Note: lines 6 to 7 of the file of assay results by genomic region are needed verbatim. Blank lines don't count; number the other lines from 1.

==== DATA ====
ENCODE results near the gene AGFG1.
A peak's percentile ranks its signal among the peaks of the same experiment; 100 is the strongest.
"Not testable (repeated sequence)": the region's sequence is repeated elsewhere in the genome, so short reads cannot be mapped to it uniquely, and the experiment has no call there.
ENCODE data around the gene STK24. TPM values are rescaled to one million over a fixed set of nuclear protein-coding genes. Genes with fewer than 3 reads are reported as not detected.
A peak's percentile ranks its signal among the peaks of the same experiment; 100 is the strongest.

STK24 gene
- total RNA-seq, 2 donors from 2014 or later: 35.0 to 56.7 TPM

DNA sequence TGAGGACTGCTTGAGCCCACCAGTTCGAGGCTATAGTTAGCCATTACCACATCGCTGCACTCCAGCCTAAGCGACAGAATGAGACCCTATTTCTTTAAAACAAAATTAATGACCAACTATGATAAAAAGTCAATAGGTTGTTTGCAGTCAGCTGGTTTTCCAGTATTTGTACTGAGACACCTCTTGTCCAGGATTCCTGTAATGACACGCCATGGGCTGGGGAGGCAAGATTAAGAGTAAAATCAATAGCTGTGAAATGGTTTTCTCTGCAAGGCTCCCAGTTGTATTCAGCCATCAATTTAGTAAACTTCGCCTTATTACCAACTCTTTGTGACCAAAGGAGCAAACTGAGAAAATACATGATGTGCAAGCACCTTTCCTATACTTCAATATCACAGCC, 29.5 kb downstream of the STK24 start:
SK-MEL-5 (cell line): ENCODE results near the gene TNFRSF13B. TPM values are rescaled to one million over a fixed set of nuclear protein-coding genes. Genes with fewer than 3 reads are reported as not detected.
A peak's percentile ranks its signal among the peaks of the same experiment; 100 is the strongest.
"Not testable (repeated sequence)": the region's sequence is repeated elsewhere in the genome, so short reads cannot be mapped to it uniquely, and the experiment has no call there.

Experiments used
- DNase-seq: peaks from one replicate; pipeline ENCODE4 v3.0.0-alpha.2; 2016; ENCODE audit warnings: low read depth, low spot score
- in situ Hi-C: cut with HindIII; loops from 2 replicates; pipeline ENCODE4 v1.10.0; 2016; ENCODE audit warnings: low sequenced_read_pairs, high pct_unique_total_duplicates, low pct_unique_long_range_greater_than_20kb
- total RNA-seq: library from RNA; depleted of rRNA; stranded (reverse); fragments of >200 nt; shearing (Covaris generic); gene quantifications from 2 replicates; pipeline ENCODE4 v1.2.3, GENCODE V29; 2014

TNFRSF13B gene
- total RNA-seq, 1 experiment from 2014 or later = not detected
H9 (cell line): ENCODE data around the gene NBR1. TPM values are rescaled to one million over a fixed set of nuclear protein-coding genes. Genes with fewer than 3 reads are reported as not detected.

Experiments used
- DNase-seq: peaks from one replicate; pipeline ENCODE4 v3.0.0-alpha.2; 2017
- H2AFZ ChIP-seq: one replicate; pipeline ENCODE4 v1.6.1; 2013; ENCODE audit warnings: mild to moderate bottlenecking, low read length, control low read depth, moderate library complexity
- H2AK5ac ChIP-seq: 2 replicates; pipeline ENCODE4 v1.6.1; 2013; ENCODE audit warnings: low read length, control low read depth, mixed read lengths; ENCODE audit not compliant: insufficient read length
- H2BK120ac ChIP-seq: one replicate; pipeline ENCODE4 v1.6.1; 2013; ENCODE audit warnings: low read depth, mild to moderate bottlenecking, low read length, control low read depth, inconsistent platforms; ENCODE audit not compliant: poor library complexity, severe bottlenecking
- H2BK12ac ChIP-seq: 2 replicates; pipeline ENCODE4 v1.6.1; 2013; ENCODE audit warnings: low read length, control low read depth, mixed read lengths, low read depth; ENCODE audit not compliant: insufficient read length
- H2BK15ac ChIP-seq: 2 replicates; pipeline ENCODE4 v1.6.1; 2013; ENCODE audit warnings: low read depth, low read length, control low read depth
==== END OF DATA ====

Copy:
STK24 gene
- total RNA-seq, 2 donors from 2014 or later: 35.0 to 56.7 TPM